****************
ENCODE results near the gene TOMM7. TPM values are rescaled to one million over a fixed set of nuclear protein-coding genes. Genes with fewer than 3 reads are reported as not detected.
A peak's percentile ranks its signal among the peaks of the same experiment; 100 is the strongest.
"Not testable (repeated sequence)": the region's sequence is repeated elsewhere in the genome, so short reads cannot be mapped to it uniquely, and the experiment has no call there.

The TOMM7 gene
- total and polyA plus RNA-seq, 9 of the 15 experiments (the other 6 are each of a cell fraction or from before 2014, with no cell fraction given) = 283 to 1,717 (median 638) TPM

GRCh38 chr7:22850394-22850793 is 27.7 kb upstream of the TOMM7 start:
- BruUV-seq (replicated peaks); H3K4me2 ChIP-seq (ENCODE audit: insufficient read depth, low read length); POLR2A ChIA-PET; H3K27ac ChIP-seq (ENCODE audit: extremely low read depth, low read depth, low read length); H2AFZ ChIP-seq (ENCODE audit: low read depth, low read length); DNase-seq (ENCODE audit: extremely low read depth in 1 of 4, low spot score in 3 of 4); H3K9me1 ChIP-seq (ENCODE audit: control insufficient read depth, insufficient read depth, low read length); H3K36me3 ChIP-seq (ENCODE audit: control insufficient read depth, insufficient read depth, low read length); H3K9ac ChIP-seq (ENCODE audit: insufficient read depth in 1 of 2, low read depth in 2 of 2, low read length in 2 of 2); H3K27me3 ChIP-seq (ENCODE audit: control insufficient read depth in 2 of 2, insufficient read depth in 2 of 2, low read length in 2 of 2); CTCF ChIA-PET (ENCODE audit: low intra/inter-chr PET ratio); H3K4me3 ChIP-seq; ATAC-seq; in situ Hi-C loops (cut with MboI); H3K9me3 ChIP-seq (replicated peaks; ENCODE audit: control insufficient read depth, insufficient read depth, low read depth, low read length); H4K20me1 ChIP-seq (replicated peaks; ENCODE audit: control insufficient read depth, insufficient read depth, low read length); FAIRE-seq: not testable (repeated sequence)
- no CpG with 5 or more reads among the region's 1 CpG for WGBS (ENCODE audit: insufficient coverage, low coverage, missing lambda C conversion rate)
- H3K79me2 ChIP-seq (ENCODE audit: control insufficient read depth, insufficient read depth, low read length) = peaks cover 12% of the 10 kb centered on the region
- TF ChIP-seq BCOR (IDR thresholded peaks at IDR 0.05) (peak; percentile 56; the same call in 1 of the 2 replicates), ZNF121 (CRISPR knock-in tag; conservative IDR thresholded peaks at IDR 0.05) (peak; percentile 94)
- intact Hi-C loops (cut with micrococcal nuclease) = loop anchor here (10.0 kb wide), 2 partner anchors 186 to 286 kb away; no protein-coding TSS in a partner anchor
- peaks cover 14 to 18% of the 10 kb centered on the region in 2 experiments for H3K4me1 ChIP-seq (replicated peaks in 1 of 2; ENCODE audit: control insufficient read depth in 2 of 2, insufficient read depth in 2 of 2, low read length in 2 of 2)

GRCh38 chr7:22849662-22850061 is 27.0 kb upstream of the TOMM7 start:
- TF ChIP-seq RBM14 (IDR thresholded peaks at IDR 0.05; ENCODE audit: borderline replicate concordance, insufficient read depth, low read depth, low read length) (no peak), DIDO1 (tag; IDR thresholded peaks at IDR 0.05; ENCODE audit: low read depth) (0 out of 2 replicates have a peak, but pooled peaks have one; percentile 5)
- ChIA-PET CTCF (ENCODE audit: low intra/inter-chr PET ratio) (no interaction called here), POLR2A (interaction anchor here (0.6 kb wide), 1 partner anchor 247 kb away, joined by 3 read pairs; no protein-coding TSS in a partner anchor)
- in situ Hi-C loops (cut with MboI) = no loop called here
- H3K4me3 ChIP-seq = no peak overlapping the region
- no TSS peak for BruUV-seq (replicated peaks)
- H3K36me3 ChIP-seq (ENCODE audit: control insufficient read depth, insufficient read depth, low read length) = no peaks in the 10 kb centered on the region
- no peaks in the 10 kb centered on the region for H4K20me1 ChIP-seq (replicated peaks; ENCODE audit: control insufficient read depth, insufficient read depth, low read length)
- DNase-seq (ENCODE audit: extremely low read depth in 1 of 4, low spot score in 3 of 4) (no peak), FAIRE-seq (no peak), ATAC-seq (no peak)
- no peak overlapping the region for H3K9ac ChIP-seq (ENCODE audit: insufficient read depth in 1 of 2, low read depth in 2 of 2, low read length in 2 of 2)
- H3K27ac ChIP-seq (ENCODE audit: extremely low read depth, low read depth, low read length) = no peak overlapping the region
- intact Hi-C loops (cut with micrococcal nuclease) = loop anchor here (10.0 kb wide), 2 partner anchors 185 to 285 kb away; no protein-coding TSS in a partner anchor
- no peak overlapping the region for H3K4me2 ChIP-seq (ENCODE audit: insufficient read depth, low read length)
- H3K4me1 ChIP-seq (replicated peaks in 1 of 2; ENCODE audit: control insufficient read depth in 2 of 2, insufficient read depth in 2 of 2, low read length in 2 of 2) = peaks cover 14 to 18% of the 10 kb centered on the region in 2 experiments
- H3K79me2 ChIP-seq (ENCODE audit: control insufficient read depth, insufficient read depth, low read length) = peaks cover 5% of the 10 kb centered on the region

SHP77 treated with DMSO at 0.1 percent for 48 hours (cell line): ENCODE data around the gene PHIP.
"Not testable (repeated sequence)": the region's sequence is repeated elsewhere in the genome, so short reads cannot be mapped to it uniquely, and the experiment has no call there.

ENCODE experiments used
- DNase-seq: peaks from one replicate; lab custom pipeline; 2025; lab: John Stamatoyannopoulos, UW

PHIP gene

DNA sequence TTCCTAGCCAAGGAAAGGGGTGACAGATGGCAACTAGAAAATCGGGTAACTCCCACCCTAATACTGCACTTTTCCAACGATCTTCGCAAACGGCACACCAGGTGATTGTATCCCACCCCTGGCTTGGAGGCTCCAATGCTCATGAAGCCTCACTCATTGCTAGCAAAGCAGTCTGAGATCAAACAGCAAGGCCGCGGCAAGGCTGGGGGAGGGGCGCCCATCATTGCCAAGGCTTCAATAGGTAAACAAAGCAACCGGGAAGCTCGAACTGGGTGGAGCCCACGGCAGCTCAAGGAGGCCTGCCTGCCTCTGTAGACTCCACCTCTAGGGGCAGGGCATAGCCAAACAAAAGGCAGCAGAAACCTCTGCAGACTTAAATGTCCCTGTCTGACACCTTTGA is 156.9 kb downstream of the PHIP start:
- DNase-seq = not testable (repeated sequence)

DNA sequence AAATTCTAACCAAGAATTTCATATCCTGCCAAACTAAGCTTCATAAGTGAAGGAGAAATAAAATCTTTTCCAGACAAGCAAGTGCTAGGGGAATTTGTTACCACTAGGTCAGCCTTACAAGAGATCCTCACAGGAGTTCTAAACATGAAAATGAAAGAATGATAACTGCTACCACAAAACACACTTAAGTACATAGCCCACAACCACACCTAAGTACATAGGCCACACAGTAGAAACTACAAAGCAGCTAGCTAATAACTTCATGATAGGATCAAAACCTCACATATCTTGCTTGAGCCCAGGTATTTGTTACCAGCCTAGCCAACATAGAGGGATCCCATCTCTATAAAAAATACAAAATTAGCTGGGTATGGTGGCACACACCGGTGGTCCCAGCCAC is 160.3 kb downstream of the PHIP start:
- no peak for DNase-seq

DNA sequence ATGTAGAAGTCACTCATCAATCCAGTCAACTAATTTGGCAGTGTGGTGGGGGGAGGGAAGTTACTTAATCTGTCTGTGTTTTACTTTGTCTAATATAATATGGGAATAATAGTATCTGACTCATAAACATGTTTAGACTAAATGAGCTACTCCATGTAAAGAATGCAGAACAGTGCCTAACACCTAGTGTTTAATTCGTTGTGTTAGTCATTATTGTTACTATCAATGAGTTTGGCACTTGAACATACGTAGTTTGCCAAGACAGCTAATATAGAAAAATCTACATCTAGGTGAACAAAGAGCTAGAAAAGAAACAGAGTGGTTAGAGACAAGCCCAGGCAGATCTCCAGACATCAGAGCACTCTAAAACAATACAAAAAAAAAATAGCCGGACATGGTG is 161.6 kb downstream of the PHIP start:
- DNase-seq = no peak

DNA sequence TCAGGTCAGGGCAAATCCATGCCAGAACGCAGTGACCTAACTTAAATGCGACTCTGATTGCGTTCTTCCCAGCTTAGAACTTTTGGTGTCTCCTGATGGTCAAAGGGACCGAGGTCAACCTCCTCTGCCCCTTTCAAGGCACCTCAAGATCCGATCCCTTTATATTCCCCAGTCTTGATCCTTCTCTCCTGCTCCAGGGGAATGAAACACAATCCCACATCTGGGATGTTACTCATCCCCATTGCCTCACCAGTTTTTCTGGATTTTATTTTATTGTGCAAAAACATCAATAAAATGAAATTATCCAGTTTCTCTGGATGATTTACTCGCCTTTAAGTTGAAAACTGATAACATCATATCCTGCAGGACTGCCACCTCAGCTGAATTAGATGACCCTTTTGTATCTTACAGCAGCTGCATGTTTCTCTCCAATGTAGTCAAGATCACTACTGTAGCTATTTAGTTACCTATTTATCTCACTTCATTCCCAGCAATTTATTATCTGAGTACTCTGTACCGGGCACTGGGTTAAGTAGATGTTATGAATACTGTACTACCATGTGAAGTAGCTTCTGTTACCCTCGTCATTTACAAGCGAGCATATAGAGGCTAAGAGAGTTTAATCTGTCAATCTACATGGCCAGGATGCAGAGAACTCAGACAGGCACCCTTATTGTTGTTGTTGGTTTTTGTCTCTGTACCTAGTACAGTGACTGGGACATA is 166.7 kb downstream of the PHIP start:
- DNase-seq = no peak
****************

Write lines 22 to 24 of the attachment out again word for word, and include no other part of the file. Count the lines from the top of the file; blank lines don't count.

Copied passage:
- no peak overlapping the region for H3K9ac ChIP-seq (ENCODE audit: insufficient read depth in 1 of 2, low read depth in 2 of 2, low read length in 2 of 2)
- H3K27ac ChIP-seq (ENCODE audit: extremely low read depth, low read depth, low read length) = no peak overlapping the region
- intact Hi-C loops (cut with micrococcal nuclease) = loop anchor here (10.0 kb wide), 2 partner anchors 185 to 285 kb away; no protein-coding TSS in a partner anchor